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YEMA Calibers Maximum Rate
YEMA Calibers Maximum Rate

In-House Calibers tolerances

Nicolas avatar
Written by Nicolas
Updated over a week ago

The position of a watch determines how gravity affects the moving parts of the movement. In other words, the timekeeping of a watch can vary according to whether it is laid on its back or on its side. That resulting variation is the Maximum Rate and it is largely because of gravity’s effect on the balance wheel – the oscillator in the regulating organ of the movement.

YEMA’s in-house movements Maximum Rate is in the range of -/+ 25 s/d.

Generally, a watch will become less accurate as it nears the end of its power reserve, which is why watchmakers test watches within a narrow window of time, between 10 minutes and 60 minutes of full power in the case of YEMA, since an automatic caliber is generally assumed to always be at or near full power, at least while being worn.

Learn how to proceed to measure your YEMA watch's Daily Rate properly:

When a mechanical watch is removed for the night, it is best to place it dial up or dial down to keep accurate time. When a watch is placed in long-term storage, the position doesn’t matter as the watch will eventually stop running once the mainspring runs down.

When the watch on a bracelet or with a folding clasp is laid on its side in a vertical position, the surface contact area of both pivots of the balance wheel is much greater since both pivots turning against the wall of the bearings.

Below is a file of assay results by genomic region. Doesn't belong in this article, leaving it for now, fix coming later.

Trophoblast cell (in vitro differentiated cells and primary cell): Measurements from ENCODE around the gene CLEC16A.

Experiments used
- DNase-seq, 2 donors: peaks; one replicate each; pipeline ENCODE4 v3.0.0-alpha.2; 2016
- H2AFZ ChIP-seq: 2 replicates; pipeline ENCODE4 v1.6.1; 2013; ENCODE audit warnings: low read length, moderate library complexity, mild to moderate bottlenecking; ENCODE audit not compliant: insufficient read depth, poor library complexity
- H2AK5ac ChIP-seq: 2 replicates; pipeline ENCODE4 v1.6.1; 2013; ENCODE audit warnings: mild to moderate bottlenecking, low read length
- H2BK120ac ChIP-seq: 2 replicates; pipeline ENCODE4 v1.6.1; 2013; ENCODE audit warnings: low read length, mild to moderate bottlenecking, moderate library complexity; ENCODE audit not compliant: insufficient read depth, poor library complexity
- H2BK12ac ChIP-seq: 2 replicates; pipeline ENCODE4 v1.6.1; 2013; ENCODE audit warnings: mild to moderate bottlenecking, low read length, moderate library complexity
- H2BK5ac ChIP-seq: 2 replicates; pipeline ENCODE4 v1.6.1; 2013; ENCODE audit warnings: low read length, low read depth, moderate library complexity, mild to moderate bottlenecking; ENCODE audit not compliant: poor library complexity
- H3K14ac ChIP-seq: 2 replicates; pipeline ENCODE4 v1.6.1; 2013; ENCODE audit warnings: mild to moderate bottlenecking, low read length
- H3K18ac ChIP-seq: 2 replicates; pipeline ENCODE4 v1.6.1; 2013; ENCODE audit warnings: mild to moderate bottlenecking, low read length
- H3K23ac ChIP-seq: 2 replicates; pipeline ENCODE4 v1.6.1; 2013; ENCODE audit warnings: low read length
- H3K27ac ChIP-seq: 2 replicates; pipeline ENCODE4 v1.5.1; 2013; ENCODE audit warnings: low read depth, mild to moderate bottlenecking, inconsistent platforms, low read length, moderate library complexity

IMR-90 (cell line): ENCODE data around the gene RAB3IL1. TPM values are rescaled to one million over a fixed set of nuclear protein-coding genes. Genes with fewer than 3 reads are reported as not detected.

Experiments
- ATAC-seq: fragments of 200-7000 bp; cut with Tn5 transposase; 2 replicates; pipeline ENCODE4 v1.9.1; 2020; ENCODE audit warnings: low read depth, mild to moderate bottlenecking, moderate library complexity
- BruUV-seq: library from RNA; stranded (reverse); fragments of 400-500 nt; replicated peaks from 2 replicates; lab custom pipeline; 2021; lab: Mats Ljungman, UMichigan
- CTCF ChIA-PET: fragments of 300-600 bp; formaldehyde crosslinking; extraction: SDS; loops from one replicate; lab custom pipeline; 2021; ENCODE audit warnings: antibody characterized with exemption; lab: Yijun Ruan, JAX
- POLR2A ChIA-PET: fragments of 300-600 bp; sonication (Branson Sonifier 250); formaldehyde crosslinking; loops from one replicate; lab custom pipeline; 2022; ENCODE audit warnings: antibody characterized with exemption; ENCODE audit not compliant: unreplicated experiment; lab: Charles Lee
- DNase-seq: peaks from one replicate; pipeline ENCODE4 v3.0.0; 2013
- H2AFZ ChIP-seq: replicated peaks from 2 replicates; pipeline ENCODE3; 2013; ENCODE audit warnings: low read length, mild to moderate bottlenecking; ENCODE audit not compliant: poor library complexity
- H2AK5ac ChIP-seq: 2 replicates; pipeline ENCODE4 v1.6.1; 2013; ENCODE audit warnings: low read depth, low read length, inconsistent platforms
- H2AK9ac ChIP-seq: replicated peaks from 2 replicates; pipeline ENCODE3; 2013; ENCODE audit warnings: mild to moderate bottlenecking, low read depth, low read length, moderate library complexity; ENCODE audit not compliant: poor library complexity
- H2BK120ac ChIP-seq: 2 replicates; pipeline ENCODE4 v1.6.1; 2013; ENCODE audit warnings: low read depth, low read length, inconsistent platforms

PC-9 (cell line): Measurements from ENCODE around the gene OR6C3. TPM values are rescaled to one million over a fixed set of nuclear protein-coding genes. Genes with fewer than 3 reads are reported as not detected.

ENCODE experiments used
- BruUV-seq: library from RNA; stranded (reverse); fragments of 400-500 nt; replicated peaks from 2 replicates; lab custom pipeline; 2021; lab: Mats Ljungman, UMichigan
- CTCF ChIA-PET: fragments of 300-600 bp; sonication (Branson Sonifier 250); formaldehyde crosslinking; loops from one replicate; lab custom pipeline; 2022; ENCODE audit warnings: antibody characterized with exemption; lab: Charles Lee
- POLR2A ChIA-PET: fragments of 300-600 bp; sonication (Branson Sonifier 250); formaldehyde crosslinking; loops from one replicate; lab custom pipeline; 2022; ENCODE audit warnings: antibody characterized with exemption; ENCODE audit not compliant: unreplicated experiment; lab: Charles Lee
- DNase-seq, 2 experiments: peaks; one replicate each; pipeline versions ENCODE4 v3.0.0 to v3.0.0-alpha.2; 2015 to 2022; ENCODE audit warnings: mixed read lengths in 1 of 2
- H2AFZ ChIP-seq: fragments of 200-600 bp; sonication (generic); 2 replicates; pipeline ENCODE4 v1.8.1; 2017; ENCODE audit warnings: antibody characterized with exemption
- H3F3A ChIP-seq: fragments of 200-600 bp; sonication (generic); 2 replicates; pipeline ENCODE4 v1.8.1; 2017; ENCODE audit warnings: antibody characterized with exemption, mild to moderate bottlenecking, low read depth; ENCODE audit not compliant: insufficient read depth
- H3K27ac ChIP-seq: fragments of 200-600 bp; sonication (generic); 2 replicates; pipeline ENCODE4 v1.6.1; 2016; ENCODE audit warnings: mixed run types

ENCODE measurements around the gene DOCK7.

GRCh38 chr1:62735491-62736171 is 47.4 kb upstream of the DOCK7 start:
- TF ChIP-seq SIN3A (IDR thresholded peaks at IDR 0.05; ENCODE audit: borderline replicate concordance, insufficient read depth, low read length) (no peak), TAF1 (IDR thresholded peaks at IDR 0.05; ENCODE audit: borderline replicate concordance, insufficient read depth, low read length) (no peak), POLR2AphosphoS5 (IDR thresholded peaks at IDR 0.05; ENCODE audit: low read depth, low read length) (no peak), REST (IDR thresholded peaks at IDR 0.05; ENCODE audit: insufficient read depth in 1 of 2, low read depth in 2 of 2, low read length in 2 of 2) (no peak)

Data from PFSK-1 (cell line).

The most common causes for a mechanical watch to run faster than the Maximum Rate specs are magnetism and/or shocks.

It’s quite common for watches to become magnetized, due to our frequent proximity to magnetic fields, unbeknownst to us. Magnets are everywhere, from speakers to mobile devices. Magnetized watches will generally run fast by several minutes per day. Before trying to determine if your watch is running accurately or not, make sure it’s not magnetized. Holding a compass near your watch is a quick and easy way to tell.

If it is magnetized, getting it demagnetized is quite easy to do, either using a Degausser machine (several available online for as little as $10), having a local watchmaker do it (typically a complimentary service), or simply returning it back to YEMA's workshops.

Shocks have long been the enemy of mechanical movements, as even a simple blow to a timepiece from smacking one’s arm against a table can be enough to cause damage to the movement, shocks can affect the amplitude of the balance wheel, the hairspring, and the poise of the balance. All these are inextricably linked and must be adjusted just right in order for a watch to keep a good Daily Rate.

In all cases, whenever your YEMA watch runs faster than its -/+ 25 s/d tolerance (ie the Maximum Rate) is best to contact our Customer Service so as to schedule a full re-calibration by our watchmakers.

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